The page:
Browse Exhibits (5 total)

Austin Seminary and the African American Experience: Toward Beloved Community


This online exhibit looks at the history of African American students, faculty, and staff at Austin Seminary.

Featured are photographs and documents chronicling Austin Seminary from the 1940s to the present. These selections from the archives tell the stories of some of the people who have helped shape the Seminary into a more inclusive and diverse institution and community.

This exhibit was created in 2019 and may not reflect ongoing changes to our community. Although we were only able to feature selected members of our community in this exhibit, the archives has documentation on other community members and is always happy to help with research or information gathering.

We are on the lookout for more contributions to our historical collections -- if you have photographs, documents, video, or stories that you would like to share, please contact us at

Throughout the exhibit, you may click on the images to open up a larger version.

For Home & Country: Austin Seminary during World War I


Photograph of For Home & Country: Austin Seminary during World War I exhibit case, Stitt Library, 2018

Chronicling Austin Seminary during World War I, this exhibit describes the effects of the conflict on Seminary operations, faculty, and students.

Featured are letters, photographs, pamphlets, maps, and other ephemera from the following Austin Seminary Archives collections: the Austin Seminary records, the Cecil H. Lang papers, and the Arthur Gray Jones papers.

This online exhibit is based on the 2018 physical exhibit of the same name, "For Home & Country: Austin Seminary during World War I."


Christmas Hostesses, 1972-73

Austin may be known for its hot summers and mild winters, but as the weather cools down we are reminded that the holiday season has always been a festive time at the Austin Presbyterian Theological Seminary. 

Please view our Wintertime & Holiday Exhibit by clicking on the “It’s the Holiday Season!” link to the right and share your favorite photos with your friends on social media! 

If you recognize anyone in the photos please use the "Contact Us" button at the top of this page.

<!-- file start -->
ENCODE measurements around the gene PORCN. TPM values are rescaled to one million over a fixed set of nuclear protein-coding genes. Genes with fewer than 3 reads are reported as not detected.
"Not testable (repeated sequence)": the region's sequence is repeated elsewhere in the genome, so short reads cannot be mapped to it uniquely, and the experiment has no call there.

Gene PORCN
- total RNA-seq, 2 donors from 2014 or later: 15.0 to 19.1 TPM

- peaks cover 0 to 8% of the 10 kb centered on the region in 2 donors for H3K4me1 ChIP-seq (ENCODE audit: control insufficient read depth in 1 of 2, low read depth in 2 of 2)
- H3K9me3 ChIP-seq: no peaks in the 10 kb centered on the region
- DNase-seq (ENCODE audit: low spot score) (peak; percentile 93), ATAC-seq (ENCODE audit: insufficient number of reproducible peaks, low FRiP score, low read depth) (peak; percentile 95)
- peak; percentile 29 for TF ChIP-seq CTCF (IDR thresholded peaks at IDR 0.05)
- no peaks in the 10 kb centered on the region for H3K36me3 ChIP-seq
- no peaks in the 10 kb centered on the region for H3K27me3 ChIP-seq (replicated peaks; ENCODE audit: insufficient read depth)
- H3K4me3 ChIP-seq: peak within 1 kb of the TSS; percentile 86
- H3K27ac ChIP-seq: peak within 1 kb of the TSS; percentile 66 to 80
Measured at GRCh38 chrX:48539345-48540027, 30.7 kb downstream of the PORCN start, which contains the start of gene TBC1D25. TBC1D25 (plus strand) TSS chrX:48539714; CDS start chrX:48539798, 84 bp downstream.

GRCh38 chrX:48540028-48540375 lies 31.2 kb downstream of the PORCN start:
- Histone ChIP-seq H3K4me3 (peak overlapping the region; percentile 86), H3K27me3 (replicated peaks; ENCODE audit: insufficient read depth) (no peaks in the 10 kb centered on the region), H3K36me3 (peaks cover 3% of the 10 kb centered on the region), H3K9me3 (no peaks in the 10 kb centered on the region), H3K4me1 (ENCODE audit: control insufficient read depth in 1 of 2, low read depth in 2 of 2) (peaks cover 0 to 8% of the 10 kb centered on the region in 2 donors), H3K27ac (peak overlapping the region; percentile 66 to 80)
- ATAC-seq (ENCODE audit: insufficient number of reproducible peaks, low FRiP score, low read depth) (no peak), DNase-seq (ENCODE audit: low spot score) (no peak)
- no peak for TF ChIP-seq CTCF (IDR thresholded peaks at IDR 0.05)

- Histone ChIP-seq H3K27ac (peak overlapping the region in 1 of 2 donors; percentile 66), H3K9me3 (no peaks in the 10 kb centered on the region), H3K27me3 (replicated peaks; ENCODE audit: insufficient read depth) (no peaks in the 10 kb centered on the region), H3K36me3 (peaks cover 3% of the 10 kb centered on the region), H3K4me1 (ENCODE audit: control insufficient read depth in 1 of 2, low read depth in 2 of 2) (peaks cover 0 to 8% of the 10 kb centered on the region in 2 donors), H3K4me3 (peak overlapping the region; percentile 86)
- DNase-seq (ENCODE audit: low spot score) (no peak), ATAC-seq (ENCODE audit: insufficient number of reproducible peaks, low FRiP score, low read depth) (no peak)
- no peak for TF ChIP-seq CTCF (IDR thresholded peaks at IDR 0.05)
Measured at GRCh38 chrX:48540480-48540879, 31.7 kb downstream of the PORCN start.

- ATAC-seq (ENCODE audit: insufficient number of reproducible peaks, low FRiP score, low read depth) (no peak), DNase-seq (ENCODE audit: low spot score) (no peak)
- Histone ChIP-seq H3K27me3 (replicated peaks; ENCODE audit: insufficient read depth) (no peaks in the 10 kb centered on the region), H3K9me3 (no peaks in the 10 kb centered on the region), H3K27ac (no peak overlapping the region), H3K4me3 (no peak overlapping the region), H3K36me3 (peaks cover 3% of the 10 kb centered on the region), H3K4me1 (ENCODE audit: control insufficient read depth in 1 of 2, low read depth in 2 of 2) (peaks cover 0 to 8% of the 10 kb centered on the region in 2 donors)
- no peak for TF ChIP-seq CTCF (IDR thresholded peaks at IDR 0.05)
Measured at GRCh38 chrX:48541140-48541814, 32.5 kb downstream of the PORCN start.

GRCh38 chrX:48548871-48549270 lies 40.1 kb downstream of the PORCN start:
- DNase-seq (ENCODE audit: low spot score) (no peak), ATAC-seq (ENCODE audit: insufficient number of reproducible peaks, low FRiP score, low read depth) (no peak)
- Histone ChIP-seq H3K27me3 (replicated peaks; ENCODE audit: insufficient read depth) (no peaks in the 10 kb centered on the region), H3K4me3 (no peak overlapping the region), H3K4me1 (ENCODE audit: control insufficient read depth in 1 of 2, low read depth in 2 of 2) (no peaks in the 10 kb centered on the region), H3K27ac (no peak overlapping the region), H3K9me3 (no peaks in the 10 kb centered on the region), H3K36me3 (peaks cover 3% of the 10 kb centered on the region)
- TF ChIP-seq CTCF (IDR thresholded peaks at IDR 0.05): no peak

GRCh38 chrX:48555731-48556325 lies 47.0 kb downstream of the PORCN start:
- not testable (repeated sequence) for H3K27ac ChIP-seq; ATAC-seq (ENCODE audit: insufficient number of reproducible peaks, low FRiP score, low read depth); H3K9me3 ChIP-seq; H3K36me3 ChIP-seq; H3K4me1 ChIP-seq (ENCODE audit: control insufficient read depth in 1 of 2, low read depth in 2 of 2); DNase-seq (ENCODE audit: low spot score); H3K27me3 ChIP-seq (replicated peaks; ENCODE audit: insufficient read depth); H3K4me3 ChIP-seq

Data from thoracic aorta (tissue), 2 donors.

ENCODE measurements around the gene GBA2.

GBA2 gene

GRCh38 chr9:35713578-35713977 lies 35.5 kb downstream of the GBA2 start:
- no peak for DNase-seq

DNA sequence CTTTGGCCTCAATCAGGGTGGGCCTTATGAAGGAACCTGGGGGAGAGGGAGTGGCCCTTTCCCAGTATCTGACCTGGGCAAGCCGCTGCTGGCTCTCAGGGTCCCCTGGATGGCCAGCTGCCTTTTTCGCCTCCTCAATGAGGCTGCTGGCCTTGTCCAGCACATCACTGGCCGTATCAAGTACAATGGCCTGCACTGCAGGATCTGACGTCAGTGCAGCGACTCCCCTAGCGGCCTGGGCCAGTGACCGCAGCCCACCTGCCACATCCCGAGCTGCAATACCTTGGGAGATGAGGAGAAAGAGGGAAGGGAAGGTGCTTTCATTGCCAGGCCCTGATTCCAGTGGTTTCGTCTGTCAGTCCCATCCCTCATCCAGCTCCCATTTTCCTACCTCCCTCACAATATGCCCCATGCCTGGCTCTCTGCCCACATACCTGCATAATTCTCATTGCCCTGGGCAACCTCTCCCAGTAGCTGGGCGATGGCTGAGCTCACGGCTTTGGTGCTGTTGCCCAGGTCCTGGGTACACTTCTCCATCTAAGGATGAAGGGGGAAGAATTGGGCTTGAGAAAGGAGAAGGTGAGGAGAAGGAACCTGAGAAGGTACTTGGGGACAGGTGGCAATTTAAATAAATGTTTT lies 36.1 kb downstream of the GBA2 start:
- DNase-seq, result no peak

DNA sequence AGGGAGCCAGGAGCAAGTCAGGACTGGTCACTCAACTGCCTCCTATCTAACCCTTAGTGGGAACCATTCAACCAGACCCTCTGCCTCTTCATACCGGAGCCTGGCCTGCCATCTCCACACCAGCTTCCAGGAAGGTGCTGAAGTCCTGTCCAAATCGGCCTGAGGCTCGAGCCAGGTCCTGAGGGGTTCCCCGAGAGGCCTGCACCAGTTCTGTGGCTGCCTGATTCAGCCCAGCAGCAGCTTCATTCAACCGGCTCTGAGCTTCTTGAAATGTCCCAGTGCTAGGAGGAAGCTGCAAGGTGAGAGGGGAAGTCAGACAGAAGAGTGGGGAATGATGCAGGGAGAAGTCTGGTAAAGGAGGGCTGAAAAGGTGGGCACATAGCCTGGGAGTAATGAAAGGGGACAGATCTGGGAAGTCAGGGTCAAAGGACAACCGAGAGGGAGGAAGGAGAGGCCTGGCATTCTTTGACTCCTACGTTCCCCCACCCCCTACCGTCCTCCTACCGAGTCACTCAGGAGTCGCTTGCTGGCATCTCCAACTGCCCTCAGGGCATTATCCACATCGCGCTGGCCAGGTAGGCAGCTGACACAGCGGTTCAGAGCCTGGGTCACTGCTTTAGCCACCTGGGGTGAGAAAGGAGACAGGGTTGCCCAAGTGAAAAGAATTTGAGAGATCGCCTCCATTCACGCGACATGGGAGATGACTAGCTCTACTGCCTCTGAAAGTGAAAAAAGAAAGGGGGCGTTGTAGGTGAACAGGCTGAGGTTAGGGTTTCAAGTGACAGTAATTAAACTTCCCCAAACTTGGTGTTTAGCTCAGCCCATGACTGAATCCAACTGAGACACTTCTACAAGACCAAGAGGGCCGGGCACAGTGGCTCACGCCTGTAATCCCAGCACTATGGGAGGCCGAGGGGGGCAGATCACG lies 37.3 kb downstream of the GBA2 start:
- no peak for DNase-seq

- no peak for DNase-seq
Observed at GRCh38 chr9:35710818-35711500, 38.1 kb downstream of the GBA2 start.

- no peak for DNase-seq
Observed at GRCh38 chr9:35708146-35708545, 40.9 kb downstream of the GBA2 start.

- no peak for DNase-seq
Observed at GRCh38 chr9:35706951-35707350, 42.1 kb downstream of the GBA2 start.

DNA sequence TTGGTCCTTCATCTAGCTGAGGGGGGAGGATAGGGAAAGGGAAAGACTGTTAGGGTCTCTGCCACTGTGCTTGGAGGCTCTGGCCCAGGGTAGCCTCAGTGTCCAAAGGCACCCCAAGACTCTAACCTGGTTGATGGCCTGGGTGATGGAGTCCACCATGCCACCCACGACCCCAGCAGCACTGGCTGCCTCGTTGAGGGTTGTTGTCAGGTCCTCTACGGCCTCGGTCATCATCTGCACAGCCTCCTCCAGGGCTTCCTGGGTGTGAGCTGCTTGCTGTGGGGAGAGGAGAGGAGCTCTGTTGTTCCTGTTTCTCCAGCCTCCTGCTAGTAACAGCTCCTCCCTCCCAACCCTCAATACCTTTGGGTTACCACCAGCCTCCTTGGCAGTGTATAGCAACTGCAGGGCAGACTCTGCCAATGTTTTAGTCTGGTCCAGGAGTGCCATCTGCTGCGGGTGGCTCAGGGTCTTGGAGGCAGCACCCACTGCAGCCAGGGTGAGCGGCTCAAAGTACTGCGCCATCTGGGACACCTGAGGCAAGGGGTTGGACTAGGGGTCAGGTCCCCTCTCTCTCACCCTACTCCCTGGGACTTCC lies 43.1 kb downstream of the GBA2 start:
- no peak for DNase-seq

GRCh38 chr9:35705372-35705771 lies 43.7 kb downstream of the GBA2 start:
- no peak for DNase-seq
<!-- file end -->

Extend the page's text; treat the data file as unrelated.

A Look at Presbyterian Life

Youth at Camp Cho Yeh

The online exhibit "A Look at Presbyterian Life" chronicles the lives of Presbyterians as well as the growth of the church in Texas.

These photographs are part of the Presbyterian Photograph collection held at the Austin Presbyterian Theological Seminary Archives. The Presbyterian Photographs collection is an artificial collection of Presbyterian-related still images donated to the Seminary by a variety of donors, some unknown.

The photographs primarily document the early 20th century history of the Presbyterian Church, with a focus on Texas and the southwest, with some portraits dating back to the 1860s.

Navigate through the three themes of the exhibit as you explore the people and places that make Presbyterianism come alive.

Winsome Winners: The Polity Bowl

An APTS student runs with the ball in a 1980s Polity Bowl

Austin Presbyterian Theological Seminary students play football against the students of the Seminary of the Southwest every year in the Polity Bowl. APTS and SSW fans and players look forward to the football game for its spirit of both competition and fellowship.

Although there have been reports of the game being played as far back as the 1950's, our photographic records in the APTS Archives have proof of the game only back to the early 1980s. Since that time at least, the game has been a fairly consistent part of the fall schedule. A series of practices (for both the players and the cheerleaders) and pep rallies culminate in the final, exciting event. Two teams bring their all to the gridiron, but only one gets to take the Polity Bowl trophy home.

"California has the Rose Bowl. Texas has the Cotton Bowl. Yet, surpassing them all is a bowl game filled with honor, tradition, and pride. Each year, two teams battle for glory, for honor, and bragging rights.

We are speaking, of course, of Polity Bowl." -Kairos Newsletter, November 16, 2007